I have had some problems executing a PowerShell script in a SQL Server Agent job step.
The errormessage I got – several times – was
Executed as user: SYS\ServiceDefaultSQL. The process could not be created for step 1 of job 0x5D25506B0FA13F45A770C7CD8B3BA051 (reason: The system cannot find the file specified). The step failed.
After some experiments I thought there was a NTFS security problem, so that the domain account the SQL Server Agent service was running in didn't have access rights to the PowerShell filestructure. At my test environment PowerShell is installed after the SQL Server services.
While I was browsing the NTFS rights, I asked a friend (Jakob Bindslet). He pointed me right to the solution.
The solution is somewhat awkward, while it's based on calling cmd.exe inside a CmdExec job step with the command
cmd.exe /c %SystemRoot%\system32\windowspowershell\v1.0\powershell.exe -NoLogo -NoProfile -Noninteractive "&'Z:\SQLAdmin\Jobs\HelloWorld.ps1'"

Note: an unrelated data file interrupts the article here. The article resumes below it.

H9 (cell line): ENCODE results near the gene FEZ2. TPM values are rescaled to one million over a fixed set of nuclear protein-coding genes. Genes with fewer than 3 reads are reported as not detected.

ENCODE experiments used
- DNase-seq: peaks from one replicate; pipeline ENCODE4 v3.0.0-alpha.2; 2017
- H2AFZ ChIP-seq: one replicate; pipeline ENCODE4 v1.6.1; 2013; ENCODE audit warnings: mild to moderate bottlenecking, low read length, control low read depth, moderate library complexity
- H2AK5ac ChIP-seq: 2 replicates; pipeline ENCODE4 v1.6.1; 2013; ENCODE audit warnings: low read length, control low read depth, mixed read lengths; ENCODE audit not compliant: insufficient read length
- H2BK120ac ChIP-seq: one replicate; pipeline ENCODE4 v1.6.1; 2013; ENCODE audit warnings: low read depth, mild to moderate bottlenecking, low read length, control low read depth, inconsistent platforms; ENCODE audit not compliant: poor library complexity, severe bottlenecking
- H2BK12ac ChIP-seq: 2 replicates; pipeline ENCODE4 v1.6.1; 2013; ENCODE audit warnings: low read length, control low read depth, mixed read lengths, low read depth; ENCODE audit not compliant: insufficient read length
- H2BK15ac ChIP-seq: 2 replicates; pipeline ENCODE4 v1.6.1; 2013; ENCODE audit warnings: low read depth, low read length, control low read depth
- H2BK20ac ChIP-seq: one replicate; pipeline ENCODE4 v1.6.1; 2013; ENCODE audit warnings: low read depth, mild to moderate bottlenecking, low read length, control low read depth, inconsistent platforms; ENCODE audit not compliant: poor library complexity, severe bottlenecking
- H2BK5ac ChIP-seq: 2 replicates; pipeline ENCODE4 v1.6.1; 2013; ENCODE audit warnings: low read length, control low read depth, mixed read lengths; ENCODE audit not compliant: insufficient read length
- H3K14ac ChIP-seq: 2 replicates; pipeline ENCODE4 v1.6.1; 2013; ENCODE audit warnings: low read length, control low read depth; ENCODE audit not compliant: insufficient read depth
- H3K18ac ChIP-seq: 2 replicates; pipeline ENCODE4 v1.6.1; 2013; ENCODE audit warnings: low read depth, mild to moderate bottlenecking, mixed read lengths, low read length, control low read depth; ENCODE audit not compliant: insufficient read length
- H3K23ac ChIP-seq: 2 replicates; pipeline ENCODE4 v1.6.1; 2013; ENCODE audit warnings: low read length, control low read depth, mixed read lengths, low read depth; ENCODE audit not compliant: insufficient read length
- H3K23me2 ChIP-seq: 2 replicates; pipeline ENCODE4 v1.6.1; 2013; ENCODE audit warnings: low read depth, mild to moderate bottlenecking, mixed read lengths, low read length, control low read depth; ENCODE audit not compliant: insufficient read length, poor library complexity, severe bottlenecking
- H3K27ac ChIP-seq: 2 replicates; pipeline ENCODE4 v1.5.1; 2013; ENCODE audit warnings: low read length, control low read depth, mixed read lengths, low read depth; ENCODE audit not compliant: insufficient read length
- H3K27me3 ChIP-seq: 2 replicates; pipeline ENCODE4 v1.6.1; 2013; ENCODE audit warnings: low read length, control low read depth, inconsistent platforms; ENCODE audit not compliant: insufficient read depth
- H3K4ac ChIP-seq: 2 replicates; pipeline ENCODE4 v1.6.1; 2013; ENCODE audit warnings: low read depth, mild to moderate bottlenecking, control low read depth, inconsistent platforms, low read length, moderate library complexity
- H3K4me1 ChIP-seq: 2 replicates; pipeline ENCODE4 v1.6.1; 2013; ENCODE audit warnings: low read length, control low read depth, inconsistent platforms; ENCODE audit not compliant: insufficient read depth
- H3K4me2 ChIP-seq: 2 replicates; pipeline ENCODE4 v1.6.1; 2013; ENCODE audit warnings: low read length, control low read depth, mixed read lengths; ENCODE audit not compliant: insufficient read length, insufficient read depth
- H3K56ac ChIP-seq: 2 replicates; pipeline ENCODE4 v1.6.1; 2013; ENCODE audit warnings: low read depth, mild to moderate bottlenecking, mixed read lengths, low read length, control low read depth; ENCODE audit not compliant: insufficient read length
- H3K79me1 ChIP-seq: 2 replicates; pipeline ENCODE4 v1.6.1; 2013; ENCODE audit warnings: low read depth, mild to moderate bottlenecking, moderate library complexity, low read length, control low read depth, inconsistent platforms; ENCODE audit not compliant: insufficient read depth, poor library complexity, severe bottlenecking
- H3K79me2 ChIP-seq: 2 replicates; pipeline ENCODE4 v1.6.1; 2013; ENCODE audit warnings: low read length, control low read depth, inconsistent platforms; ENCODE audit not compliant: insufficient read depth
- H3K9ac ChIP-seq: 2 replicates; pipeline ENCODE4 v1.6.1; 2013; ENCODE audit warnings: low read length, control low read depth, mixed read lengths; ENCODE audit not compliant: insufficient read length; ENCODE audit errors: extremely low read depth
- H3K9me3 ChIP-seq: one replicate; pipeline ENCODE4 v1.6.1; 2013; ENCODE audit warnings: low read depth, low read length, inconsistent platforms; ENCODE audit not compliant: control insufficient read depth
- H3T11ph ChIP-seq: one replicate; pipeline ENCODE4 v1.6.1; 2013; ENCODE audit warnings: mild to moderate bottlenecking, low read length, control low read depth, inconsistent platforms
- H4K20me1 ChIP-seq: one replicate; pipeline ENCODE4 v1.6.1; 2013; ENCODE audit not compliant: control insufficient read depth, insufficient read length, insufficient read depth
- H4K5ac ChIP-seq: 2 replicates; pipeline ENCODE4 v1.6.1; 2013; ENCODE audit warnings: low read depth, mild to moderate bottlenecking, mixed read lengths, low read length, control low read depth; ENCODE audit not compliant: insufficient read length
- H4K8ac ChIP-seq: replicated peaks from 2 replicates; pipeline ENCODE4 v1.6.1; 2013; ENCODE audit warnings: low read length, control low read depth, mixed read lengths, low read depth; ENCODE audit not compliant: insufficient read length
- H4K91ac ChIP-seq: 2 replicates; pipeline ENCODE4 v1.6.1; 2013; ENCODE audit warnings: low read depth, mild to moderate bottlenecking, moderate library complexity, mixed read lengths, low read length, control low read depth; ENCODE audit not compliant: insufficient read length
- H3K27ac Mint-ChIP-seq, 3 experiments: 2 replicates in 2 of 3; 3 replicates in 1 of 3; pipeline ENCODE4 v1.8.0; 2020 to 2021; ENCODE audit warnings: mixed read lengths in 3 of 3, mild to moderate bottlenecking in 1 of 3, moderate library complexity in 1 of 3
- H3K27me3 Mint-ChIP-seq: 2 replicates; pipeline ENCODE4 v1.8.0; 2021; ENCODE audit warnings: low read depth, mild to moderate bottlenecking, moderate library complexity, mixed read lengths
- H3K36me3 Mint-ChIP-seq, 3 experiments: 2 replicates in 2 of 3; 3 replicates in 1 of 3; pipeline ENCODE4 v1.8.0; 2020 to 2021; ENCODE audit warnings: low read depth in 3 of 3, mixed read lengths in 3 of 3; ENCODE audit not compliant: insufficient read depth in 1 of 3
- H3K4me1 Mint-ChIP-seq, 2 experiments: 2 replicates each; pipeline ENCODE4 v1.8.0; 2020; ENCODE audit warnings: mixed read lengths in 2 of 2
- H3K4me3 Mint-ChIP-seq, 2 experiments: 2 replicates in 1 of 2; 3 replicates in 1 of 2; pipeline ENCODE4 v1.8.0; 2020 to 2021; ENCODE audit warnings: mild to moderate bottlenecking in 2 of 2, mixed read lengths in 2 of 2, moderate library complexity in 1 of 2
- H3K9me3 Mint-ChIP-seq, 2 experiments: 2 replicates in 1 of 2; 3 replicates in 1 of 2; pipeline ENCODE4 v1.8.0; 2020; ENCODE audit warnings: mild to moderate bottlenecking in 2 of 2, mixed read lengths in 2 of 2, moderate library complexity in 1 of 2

After beeing pointed in the right direction, I found out this is also working
C:\WINDOWS\system32\windowspowershell\v1.0\powershell.exe -NoLogo -NoProfile -Noninteractive "&'T:\SQLAdmin\Jobs\HelloWorld.ps1'"
Well – actually the documentation in Books Online clearly states that I "must provide the full path to the executable if the executable is not located in a directory specified in the system path or the path for the user that the job step runs as." (Creating Job Steps).
I think a downside could be the static path, that might not be alike for other Windows hosts.
But at my job we are using a single SQL Server Agent service for the entire production environment. This makes the last statement with the full PowerShell path usefull.
It does not work when using %ComSpec% or %SystemRoot%\system32\ because the environmental variables is not known to the SQL Server Agent job step.
BTW - the variables known to a job step is called tokens and macros. You can read more in Books Online > Using Tokens in Job Steps.